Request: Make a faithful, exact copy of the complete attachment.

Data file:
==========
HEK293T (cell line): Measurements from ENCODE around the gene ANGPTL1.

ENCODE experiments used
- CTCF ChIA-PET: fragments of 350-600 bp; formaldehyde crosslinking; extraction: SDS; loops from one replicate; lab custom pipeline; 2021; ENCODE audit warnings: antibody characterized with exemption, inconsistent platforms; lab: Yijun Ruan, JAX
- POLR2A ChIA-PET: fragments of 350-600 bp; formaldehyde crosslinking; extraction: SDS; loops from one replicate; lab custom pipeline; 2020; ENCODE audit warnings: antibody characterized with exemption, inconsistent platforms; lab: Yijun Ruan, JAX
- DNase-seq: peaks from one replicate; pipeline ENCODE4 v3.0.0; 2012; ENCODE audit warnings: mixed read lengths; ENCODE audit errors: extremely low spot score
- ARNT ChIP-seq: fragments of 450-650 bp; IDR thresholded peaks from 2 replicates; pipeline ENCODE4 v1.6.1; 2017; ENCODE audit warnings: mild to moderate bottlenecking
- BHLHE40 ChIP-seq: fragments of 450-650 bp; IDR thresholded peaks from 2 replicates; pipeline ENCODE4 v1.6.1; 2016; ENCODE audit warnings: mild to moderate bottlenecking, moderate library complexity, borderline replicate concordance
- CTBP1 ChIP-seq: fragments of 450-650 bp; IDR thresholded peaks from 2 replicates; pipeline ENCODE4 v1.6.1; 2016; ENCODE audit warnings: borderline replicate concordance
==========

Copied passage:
HEK293T (cell line): Measurements from ENCODE around the gene ANGPTL1.

ENCODE experiments used
- CTCF ChIA-PET: fragments of 350-600 bp; formaldehyde crosslinking; extraction: SDS; loops from one replicate; lab custom pipeline; 2021; ENCODE audit warnings: antibody characterized with exemption, inconsistent platforms; lab: Yijun Ruan, JAX
- POLR2A ChIA-PET: fragments of 350-600 bp; formaldehyde crosslinking; extraction: SDS; loops from one replicate; lab custom pipeline; 2020; ENCODE audit warnings: antibody characterized with exemption, inconsistent platforms; lab: Yijun Ruan, JAX
- DNase-seq: peaks from one replicate; pipeline ENCODE4 v3.0.0; 2012; ENCODE audit warnings: mixed read lengths; ENCODE audit errors: extremely low spot score
- ARNT ChIP-seq: fragments of 450-650 bp; IDR thresholded peaks from 2 replicates; pipeline ENCODE4 v1.6.1; 2017; ENCODE audit warnings: mild to moderate bottlenecking
- BHLHE40 ChIP-seq: fragments of 450-650 bp; IDR thresholded peaks from 2 replicates; pipeline ENCODE4 v1.6.1; 2016; ENCODE audit warnings: mild to moderate bottlenecking, moderate library complexity, borderline replicate concordance
- CTBP1 ChIP-seq: fragments of 450-650 bp; IDR thresholded peaks from 2 replicates; pipeline ENCODE4 v1.6.1; 2016; ENCODE audit warnings: borderline replicate concordance